In mathematics, an injective function is a function that preserves distinctness: it never maps distinct elements of its domain to the same element of its codomain. In other words, every element of the function's codomain is mapped to by at most one element of its domain...

(one-to-one) mapping

Map (mathematics)

In most of mathematics and in some related technical fields, the term mapping, usually shortened to map, is either a synonym for function, or denotes a particular kind of function which is important in that branch, or denotes something conceptually similar to a function.In graph theory, a map is a...

from the elements of

*X*to the elements of*Y*. A one-to-one mapping identifies each element of the set*X*with a unique element of the set*Y*. This is most easily understood by an example; suppose we have the sets*X*= {1,2,3} and*Y*= {a,b,c,d}, then using this notion of size we would observe that there is a mapping:- 1 → a
- 2 → b
- 3 → c

which is one-to-one, and hence conclude that

*Y*has cardinality greater than or equal to*X*. Note the element d has no element mapping to it, but this is permitted as we only require a one-to-one mapping, and not necessarily a one-to-one and onto mapping. The advantage of this notion is that it can be extended to infinite sets.We can then extend this to an equality-style relation.

Two sets

*X*and*Y*are said to have the same**cardinality**if there exists a bijectionBijection

A bijection is a function giving an exact pairing of the elements of two sets. A bijection from the set X to the set Y has an inverse function from Y to X. If X and Y are finite sets, then the existence of a bijection means they have the same number of elements...

between

*X*and*Y*. By the Schroeder-Bernstein theorem, this is equivalent to there being*both*a one-to-one mapping from*X*to*Y**and*a one-to-one mapping from*Y*to*X*.We then write |

*X*| = |*Y*|. The cardinal number of*X*itself is often defined as the least ordinal*a*with |*a*| = |*X*|. This is called the von Neumann cardinal assignmentVon Neumann cardinal assignment

The von Neumann cardinal assignment is a cardinal assignment which uses ordinal numbers. For a well-ordered set U, we define its cardinal number to be the smallest ordinal number equinumerous to U. More precisely:...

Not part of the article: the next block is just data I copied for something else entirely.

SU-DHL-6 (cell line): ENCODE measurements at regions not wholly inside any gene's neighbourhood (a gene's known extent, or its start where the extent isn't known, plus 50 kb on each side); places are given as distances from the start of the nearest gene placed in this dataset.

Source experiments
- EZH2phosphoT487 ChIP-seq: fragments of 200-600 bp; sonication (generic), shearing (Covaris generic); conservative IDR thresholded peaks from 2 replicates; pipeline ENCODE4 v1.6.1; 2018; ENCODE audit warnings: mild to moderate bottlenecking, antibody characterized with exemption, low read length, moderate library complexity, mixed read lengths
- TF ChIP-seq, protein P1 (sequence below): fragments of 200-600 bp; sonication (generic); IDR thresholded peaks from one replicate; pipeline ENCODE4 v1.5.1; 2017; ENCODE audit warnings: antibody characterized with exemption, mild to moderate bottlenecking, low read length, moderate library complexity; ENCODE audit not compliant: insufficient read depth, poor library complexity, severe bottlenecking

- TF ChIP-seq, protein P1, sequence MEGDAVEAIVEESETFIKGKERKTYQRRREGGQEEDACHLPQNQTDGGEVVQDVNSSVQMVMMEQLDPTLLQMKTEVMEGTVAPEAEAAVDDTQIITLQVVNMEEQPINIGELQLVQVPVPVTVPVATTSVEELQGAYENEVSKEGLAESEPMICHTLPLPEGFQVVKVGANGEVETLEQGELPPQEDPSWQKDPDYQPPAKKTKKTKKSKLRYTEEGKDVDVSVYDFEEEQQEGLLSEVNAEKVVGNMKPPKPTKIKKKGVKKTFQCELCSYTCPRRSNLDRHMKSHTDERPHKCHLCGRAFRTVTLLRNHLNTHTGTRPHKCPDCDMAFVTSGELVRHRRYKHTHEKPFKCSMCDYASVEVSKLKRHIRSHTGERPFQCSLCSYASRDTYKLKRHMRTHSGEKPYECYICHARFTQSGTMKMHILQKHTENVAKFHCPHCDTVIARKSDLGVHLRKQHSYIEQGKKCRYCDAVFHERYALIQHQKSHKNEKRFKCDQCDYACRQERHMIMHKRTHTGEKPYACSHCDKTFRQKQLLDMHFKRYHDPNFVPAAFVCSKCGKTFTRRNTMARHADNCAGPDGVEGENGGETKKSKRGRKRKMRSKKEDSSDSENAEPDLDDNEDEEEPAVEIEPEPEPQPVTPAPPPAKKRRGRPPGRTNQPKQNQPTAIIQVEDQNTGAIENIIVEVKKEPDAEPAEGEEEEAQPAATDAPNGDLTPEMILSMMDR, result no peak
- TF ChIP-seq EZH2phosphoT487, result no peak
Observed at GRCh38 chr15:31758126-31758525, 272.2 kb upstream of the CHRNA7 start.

; for this definition to make sense, it must be proved that every set has the same cardinality as

*some*ordinal; this statement is the well-ordering principleWell-ordering principle

The "well-ordering principle" is a property of ordered sets. A set X is well ordered if every subset of X has a least element. An example of a well ordered set is the set of natural numbers. An example of set that is not well ordered is the set of integers...

. It is however possible to discuss the relative cardinality of sets without explicitly assigning names to objects.

The classic example used is that of the infinite hotel paradox, also called Hilbert's paradox of the Grand Hotel

Hilbert's paradox of the Grand Hotel

Hilbert's paradox of the Grand Hotel is a mathematical veridical paradox about infinite sets presented by German mathematician David Hilbert .-The paradox:...

. Suppose you are an innkeeper at a hotel with an infinite number of rooms. The hotel is full, and then a new guest arrives. It's possible to fit the extra guest in by asking the guest who was in room 1 to move to room 2, the guest in room 2 to move to room 3, and so on, leaving room 1 vacant. We can explicitly write a segment of this mapping:

- 1 ↔ 2
- 2 ↔ 3
- 3 ↔ 4
- ...
- n ↔ n+1
- ...

In this way we can see that the set {1,2,3,...} has the same cardinality as the set {2,3,4,...} since a bijection between the first and the second has been shown. This motivates the definition of an infinite set being any set which has a proper subset of the same cardinality; in this case {2,3,4,...} is a proper subset of {1,2,3,...}.

When considering these large objects, we might also want to see if the notion of counting order coincides with that of cardinal defined above for these infinite sets. It happens that it doesn't; by considering the above example we can see that if some object "one greater than infinity" exists, then it must have the same cardinality as the infinite set we started out with. It is possible to use a different formal notion for number, called ordinals